All Brookfield laboratory viscometers are accurate within +/-1.0% of the measurement range in use and have a repeatability with +/-0.2%. Tests can be duplicated anywhere in the world when the same model is used.
Dial Reading Viscometer
The original Brookfield Dial Reading Viscometer is the lab standard used around the world.
DV-E Low Cost Digital Viscometer
The DV-E combines economy and ease of operation with traditional Brookfield excellence. The Brookfield DV-E has set a world standard for value in viscosity measurement. Simplified controls allow operators to change test parameters quickly with the push of a switch and turn of a knob.
DV-I Prime Digital Viscometer
A continuous sensing capability for rapid viscosity measurement makes this economical digital viscometer a standout. Measures viscosity and temperature simultaneously (with an optional temperature probe). With its timed measurement function, data can easily be sent to a PC or printer. Optional software allows the DV-I Prime to collect, analyze and record test data.
DV2T Touch Screen Viscometer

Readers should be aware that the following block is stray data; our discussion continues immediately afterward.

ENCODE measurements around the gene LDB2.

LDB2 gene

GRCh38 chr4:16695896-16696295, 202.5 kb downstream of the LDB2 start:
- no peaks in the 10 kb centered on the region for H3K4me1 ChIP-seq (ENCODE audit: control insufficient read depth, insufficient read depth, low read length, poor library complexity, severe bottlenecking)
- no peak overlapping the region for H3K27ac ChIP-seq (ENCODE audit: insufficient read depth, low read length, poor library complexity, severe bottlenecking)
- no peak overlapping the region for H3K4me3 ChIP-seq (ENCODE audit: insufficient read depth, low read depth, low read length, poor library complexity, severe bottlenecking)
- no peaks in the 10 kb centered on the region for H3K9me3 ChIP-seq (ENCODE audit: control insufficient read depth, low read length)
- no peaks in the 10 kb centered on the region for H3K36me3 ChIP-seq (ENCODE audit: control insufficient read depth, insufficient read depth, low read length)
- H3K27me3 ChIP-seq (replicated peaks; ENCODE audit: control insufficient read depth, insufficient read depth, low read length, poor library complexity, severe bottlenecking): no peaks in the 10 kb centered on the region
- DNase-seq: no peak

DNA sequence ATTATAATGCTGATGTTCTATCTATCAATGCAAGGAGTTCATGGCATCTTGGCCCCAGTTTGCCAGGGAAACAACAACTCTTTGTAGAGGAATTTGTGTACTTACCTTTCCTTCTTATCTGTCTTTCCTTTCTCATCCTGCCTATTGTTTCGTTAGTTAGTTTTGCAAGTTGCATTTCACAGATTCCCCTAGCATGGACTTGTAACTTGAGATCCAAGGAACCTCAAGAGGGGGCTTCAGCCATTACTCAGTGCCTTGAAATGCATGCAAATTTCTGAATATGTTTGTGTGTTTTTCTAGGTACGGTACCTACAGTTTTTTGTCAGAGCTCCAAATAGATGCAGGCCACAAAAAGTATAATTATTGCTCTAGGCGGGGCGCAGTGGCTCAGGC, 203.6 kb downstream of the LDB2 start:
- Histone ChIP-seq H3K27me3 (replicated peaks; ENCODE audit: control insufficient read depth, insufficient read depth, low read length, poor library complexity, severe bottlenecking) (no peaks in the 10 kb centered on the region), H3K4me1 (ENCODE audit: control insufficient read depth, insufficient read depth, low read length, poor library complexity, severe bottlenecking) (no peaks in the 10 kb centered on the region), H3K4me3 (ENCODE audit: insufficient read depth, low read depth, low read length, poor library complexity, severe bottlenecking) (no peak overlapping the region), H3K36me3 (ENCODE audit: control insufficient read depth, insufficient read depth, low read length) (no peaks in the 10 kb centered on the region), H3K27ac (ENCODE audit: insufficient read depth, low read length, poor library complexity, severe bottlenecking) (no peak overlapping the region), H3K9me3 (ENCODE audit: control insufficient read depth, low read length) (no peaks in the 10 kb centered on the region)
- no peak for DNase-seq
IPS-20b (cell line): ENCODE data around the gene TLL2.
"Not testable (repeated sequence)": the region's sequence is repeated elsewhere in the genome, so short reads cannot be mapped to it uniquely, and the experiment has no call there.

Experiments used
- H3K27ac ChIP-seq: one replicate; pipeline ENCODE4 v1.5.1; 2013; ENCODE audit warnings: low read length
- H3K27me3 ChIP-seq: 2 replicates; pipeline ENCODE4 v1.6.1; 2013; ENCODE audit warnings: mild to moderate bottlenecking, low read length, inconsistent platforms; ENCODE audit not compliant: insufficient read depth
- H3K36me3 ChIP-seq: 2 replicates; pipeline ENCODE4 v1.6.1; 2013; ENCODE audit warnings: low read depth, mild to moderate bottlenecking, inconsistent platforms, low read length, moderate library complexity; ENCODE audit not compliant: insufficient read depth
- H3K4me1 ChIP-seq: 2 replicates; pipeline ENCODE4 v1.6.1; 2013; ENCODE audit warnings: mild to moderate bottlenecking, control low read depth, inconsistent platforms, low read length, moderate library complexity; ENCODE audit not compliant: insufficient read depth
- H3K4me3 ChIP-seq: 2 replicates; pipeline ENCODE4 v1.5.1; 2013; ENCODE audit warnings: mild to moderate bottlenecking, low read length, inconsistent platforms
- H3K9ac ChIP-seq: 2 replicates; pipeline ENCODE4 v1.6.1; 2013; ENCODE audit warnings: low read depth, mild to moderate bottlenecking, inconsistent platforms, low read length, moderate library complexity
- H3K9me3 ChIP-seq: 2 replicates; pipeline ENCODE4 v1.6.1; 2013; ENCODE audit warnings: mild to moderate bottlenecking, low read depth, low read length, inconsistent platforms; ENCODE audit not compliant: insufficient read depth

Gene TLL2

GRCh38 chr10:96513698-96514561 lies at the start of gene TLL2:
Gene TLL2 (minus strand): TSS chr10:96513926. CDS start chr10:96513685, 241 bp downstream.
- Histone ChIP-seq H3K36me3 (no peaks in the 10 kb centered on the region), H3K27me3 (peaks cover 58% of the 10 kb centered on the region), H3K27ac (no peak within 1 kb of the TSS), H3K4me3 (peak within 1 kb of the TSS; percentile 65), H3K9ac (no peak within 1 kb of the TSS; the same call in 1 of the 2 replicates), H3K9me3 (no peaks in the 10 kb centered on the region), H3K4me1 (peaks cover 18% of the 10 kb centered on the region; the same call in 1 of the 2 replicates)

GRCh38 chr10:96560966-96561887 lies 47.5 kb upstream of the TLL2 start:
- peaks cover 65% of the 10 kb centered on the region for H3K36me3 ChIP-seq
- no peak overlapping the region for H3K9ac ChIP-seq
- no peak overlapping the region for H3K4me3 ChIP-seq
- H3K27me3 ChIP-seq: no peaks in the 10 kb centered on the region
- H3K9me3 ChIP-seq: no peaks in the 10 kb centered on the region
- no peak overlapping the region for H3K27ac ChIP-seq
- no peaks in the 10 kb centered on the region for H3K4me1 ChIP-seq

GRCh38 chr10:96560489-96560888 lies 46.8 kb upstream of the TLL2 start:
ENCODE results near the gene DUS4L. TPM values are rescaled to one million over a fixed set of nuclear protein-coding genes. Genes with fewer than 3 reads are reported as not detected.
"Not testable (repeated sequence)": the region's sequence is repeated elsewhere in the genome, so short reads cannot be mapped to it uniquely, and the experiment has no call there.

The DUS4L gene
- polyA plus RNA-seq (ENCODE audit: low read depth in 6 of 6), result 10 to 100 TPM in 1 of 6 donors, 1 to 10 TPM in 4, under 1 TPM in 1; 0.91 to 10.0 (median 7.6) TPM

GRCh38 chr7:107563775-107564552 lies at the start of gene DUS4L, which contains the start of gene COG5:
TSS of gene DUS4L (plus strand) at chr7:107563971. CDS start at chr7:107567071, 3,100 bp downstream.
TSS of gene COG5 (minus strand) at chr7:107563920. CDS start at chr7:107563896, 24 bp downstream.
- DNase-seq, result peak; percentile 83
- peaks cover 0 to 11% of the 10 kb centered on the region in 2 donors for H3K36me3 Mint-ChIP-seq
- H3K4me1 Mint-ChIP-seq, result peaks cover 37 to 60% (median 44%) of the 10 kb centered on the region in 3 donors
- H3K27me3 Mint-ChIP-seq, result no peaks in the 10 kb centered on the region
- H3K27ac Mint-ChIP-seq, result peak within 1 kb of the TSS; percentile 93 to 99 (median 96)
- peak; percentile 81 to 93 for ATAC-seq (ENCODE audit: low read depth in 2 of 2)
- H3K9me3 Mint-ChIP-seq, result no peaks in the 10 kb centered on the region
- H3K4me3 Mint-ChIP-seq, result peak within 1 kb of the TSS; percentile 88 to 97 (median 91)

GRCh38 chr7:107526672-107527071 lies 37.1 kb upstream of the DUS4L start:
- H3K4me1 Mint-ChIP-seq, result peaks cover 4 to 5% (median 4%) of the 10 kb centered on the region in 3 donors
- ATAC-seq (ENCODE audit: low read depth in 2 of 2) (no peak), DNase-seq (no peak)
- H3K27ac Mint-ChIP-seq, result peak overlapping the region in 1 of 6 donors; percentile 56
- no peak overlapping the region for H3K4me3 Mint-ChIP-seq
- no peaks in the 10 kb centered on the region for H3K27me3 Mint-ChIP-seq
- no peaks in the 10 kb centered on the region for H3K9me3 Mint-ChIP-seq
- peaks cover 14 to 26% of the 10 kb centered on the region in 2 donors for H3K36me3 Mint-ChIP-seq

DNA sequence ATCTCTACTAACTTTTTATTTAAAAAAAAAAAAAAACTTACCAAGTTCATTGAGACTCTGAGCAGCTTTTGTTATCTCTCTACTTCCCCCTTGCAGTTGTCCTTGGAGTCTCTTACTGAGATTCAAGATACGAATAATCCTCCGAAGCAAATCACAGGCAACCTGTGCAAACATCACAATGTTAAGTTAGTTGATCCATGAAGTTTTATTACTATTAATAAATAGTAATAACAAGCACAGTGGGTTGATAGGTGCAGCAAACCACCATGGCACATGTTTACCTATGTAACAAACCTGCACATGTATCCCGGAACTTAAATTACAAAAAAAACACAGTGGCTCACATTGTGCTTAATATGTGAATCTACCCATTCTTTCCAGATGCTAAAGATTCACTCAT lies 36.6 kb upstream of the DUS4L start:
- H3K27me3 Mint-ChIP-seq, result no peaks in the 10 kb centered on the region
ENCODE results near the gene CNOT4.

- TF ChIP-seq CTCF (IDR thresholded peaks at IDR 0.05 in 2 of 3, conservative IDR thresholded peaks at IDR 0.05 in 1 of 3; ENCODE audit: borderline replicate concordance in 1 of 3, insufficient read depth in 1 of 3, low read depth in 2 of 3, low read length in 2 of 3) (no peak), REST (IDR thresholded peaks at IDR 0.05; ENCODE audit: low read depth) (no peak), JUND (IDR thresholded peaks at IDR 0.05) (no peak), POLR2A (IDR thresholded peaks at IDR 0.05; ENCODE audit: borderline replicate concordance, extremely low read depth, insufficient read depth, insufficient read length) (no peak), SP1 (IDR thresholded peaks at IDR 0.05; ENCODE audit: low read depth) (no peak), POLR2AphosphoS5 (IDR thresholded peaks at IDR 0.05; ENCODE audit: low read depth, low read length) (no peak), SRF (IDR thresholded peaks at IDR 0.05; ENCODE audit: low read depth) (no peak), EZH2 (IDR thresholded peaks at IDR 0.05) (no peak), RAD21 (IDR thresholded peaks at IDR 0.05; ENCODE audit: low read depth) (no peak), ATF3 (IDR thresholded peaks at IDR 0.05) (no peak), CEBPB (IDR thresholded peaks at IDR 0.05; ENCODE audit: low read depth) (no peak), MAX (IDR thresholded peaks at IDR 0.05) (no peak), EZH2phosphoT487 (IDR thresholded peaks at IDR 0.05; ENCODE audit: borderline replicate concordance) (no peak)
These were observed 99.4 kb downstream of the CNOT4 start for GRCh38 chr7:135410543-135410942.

Provides all the features of a DV-I Prime Viscometer but with more built-in features such as enhanced security, the ability to download/upload programs through flash drives, customize speed sets, data averaging, and a 5-inch touch screen that quickly allows data input and conveniently displays test data.
DV2T Extra Touch Screen Viscometer
The "EXTRA" provides all the features of the standard DV2T feature but with a more durable suspension system, EZ Lock Spindle Coupling, Quick Action Lab Stand, and RheocalcT for the ultimate user experience that also saves time and money.
• LV is for low viscosity materials and can measure the materials. Typical examples include inks, oils, and solvents.
• RV is for medium viscosity materials than those measured with an LV torque. Typical examples include creams, food, and paints.
• HA is for higher viscosity materials than those measured with an RV torque. Typical examples include gels, chocolate and epoxies.
• HB is for even higher viscosity materials than those measured with an HA torque spring. Typical examples include asphalt, caulking compounds, and molasses.